The Blues get the gargantuan advertising revenues in and on the building — including incredible revenue streams from a scoreboard built for it by the public — along with concessions and merchandising. They also get rental fees when there's a concert or sporting event in the building, even though they're unrelated to the hockey team.
All the near-bankrupt city gets is its share of the ticket and sales taxes, and parking revenues, which pale in comparison. And now two levels of government are going to help the poor guys maintain the building for several decades going forward.
It's awful, but it's real. But in the euphoria of having won that Stanley Cup, I'm guessing this might rank as one of the least popular columns I've written in the past four decades.
Speaking of that, I'd like to address one point that really drives me nuts: All the civic propaganda about what these teams and stadia mean to St. Louis is in terms of jobs and revenue. By the dubious measures always cited in civic propaganda, the RFT has directly and indirectly created thousands of jobs and raised millions for good causes since I started it in 1977. Do you know what the public owes us? Nothing.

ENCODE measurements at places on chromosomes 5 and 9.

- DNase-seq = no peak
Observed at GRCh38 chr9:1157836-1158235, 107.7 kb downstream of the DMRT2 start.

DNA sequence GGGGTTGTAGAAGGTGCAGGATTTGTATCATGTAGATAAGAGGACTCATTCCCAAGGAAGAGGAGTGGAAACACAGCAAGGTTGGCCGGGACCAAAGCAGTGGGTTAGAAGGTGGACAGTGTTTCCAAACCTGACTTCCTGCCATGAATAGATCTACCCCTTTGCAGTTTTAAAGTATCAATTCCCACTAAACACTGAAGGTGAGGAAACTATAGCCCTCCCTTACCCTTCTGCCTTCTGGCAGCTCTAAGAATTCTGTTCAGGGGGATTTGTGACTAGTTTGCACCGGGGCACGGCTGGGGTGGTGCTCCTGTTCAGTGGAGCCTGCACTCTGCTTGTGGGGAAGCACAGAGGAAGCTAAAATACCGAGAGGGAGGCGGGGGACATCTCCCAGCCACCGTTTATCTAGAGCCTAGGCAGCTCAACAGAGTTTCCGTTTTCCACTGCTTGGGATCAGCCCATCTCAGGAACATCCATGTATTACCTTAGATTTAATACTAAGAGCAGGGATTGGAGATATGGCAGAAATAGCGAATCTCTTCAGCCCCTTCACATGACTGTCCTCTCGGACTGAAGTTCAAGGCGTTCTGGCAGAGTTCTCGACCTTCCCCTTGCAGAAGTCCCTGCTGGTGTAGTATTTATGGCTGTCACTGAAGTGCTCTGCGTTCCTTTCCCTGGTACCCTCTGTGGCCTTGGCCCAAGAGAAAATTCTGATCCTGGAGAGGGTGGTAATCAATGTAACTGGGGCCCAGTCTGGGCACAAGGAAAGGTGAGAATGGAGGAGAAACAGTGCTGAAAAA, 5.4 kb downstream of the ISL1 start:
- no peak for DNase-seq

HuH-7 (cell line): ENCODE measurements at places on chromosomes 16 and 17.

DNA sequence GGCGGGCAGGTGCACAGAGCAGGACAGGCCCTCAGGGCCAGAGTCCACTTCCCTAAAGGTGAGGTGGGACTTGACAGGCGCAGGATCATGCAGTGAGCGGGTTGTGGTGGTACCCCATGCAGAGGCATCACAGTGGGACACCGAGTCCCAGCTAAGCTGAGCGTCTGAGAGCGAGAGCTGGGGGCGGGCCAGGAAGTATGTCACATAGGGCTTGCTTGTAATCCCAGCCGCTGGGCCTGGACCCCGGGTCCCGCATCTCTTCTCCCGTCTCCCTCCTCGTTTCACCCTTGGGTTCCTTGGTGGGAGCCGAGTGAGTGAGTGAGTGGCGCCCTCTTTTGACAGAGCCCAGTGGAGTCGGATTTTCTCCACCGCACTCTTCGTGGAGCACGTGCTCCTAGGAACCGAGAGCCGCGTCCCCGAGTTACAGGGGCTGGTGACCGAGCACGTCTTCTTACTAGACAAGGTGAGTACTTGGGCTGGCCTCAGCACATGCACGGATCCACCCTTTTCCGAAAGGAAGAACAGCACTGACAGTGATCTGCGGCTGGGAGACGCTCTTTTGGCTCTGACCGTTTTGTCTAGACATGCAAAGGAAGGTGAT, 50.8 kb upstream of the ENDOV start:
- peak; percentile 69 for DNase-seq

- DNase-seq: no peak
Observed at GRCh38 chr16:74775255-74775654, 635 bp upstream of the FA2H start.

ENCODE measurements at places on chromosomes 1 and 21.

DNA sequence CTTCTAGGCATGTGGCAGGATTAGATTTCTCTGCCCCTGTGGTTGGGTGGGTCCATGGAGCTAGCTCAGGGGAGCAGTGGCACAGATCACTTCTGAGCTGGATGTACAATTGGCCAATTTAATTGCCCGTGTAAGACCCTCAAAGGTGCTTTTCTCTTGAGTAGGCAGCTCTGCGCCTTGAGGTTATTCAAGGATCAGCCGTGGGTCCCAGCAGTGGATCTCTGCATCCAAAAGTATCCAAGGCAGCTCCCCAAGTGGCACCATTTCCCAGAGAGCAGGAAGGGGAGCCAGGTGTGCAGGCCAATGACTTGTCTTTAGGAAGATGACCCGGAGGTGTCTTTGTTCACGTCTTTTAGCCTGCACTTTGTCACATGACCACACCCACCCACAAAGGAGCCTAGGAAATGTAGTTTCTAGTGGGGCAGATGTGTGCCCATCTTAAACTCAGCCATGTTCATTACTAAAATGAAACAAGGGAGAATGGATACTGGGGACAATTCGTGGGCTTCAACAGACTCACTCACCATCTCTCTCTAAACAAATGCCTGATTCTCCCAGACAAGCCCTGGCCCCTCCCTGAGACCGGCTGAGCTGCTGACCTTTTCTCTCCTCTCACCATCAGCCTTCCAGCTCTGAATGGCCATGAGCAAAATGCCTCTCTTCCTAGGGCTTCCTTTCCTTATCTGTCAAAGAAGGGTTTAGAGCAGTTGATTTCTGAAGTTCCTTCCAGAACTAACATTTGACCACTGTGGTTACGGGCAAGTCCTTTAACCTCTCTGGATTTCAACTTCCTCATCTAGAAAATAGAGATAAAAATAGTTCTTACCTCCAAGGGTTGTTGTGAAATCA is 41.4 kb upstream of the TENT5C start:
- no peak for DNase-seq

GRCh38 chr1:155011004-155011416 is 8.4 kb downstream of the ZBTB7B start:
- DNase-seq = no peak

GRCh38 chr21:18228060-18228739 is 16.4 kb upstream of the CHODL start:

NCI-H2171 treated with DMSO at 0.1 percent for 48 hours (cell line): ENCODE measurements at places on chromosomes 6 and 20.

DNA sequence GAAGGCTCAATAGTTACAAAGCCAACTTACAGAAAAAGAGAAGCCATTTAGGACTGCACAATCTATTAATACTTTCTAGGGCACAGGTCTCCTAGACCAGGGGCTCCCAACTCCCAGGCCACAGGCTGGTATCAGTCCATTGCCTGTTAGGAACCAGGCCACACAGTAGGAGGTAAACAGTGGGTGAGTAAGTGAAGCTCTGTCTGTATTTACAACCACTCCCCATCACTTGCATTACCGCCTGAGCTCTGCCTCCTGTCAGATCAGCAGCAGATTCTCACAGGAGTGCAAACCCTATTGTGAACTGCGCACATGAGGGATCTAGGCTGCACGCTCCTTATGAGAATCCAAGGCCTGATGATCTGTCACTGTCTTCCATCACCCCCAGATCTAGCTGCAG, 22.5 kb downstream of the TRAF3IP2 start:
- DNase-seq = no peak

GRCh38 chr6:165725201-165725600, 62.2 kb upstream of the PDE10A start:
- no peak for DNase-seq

Just like it owed nothing to a fine company like Creve Coeur Camera, which just announced, sadly, that it's closing its doors after four decades of good service to our community. Just like the former Streetside Records and Mississippi Nights and thousands of good restaurants that have come and gone over the years.
It's called risk-and-reward capitalism, and it's a system I still believe in, through good times and bad. To succeed, you need a good product and the loyalty of your customers and followers, and given the changing world we live in, you also need some good luck. But you neither need nor deserve government handouts.
Unless, of course, you are a wealthy sports monopolist.
Ray Hartmann founded the Riverfront Times in 1977. Contact him at firstname.lastname@example.org or catch him on St. Louis In the Know With Ray Hartmann and Jay Kanzler from 9 to 11 p.m. Monday thru Friday on KTRS (550 AM).